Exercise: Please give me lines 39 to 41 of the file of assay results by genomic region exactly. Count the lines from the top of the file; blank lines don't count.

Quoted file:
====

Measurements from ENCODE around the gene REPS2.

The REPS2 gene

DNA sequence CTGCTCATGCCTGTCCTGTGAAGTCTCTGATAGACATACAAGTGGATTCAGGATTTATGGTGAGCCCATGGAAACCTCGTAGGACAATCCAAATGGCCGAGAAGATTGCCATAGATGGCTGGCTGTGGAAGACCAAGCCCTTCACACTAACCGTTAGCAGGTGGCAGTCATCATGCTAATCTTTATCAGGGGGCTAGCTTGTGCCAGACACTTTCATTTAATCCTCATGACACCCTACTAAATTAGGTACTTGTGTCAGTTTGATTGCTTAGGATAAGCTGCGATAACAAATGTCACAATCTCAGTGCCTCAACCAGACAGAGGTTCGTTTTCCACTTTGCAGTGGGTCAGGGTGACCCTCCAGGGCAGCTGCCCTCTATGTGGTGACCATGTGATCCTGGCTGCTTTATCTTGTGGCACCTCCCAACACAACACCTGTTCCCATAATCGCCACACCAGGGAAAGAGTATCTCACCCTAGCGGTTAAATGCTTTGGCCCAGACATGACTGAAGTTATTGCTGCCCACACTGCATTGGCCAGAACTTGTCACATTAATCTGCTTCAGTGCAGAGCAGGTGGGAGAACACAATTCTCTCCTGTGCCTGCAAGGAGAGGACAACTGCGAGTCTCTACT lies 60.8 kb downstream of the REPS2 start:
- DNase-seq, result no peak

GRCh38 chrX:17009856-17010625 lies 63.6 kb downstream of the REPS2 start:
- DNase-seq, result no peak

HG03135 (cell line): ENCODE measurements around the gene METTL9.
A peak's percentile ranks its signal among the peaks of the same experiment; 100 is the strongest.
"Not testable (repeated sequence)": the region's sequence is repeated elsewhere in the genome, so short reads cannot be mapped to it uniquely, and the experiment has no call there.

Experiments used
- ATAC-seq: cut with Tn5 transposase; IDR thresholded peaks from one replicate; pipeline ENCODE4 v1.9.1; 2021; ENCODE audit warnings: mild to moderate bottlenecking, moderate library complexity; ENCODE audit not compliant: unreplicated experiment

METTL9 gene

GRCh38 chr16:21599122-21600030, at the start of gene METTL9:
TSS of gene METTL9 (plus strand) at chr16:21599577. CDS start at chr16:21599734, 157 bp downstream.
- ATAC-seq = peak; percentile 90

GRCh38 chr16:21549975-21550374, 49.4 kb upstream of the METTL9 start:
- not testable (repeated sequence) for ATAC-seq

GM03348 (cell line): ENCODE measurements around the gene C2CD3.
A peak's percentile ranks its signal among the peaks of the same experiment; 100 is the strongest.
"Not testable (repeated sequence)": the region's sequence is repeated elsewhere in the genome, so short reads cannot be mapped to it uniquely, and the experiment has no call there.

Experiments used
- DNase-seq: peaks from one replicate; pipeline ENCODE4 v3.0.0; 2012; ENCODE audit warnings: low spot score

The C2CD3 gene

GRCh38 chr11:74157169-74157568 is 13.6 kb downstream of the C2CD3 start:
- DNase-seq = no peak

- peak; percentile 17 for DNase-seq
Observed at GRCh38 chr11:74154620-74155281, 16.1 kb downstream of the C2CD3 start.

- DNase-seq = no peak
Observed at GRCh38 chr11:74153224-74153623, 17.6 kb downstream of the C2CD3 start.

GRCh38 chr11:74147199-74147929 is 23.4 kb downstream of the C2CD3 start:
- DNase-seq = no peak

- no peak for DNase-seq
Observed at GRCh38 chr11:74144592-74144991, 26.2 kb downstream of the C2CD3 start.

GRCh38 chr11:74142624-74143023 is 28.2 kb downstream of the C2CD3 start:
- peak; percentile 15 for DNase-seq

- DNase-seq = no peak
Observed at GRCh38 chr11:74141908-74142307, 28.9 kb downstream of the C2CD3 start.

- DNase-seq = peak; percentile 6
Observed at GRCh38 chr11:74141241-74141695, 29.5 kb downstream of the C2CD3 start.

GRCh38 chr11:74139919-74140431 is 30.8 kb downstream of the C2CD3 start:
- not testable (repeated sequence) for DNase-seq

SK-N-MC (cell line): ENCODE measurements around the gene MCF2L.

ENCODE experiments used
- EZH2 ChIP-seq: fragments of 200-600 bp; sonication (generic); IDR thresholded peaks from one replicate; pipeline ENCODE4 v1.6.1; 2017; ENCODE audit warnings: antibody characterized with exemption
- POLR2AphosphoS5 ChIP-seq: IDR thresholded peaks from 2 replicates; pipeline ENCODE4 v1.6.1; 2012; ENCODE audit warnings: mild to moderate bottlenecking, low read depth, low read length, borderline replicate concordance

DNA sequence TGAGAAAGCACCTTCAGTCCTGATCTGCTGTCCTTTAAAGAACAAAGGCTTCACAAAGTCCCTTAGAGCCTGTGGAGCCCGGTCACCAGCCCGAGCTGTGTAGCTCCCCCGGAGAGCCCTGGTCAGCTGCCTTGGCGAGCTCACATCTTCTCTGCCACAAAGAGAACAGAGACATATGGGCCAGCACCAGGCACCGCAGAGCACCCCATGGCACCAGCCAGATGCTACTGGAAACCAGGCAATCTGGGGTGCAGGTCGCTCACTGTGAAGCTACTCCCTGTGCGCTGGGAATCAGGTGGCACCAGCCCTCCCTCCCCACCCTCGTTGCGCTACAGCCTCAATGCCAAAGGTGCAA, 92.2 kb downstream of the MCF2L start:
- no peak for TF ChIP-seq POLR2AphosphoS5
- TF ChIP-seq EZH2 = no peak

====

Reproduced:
Observed at GRCh38 chr11:74141241-74141695, 29.5 kb downstream of the C2CD3 start.

GRCh38 chr11:74139919-74140431 is 30.8 kb downstream of the C2CD3 start:
- not testable (repeated sequence) for DNase-seq